Webster’s Third International Dictionary defines sportsmanship as “conduct becoming to an individual involving fair and honest competition, courteous relations and graceful acceptance of results”. Sportsmanship starts with parents teaching their youth how to accept a win or a loss, although in the 4-H youth development program, even if the youth receives a red ribbon, nothing is lost as long as some basic knowledge and skills were gained. Too often in our society we focus on the tangible results of a ribbon or trophy and don’t think about the process that youth went through to achieve the end results and what was learned from that process.
I often use the example that as a youth, I’ll never forget receiving a red ribbon for a market heifer; I was frustrated, but will never forget my dad asking me, what the judge said in the comments. After we talked it over, I realized his reasoning and was able to understand the type of animal I should select for the following year. That was a lesson I’ll never forget. My dad and mom also told my sister and me that if we wanted a trophy that badly, instead of spending a large amount of money on an animal just to win or using unethical practices, they’d go out and buy us our own trophy. For these reasons, it is really rewarding to work with youth who are happy with any ribbon placing.
Three reasons adults and teen leaders should be concerned with developing sportsmanship are:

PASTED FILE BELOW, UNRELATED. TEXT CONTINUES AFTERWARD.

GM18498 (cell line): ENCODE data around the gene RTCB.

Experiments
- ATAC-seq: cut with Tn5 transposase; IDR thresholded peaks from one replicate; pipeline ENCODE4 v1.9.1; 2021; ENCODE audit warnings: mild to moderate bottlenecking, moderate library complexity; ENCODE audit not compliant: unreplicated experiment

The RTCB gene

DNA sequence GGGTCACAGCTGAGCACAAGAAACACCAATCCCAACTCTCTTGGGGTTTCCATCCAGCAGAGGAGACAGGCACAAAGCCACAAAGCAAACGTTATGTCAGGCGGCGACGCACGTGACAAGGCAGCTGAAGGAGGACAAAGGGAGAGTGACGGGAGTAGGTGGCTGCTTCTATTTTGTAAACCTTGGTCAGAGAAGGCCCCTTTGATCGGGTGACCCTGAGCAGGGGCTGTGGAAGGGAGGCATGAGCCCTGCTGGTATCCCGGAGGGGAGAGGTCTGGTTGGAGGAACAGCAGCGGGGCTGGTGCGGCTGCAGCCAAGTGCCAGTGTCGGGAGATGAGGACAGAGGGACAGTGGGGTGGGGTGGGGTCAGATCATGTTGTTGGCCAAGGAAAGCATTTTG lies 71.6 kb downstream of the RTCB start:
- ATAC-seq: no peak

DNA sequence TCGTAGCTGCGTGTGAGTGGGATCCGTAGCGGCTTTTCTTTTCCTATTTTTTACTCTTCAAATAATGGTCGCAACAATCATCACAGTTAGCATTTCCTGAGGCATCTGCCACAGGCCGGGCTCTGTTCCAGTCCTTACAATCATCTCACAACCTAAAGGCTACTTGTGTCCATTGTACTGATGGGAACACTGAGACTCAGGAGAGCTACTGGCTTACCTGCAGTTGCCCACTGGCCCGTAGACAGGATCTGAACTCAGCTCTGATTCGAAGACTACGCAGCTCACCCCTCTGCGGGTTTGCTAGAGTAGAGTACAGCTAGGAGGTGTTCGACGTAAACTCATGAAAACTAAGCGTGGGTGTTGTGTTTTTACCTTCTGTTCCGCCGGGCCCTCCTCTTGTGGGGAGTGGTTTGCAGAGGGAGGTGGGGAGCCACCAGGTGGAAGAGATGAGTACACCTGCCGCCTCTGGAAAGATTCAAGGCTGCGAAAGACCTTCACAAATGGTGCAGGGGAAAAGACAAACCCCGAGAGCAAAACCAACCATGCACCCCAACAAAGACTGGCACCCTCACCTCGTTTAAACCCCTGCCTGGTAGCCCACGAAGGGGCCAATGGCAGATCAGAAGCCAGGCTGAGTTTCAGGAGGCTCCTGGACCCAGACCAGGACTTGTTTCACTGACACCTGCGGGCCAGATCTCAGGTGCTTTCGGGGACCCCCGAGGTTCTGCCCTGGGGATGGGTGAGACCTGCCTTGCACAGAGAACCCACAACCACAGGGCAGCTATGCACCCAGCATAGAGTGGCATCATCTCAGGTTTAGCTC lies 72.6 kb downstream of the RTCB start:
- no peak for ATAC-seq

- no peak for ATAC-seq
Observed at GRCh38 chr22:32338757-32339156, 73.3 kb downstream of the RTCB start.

1. Youth programs are easier to conduct and are more positive experiences for everyone involved if good sportsmanship is demonstrated.
2. The development of sportsmanship is an important part of youth development. Youth and adults who develop and show good sportsmanship get along better, and are much more successful on a long-term basis in becoming self-directing, productive, contributing, competent, caring, capable adults, than are those whose behavior is un-sportsmanship-like.
3. Sportsmanship is one of the key elements of civilized society. Those who think of the “big picture” know the reasons for developing sportsmanship extend beyond an individual, a community, or a program. When societies allow sportsmanship to decline, their civilizations also decline.
As we get ready for another Fillmore County Fair, let’s be reminded that the end result is not the ribbon placing, but the skills that each youth learned!
Source: Kathryn J. Cox, Ohio Extension 4-H Specialist, Youth Development, Developing Sportsmanship- A Resource For Preparing Youth And Their Families For Participation in Competitive Programs and Events, 2006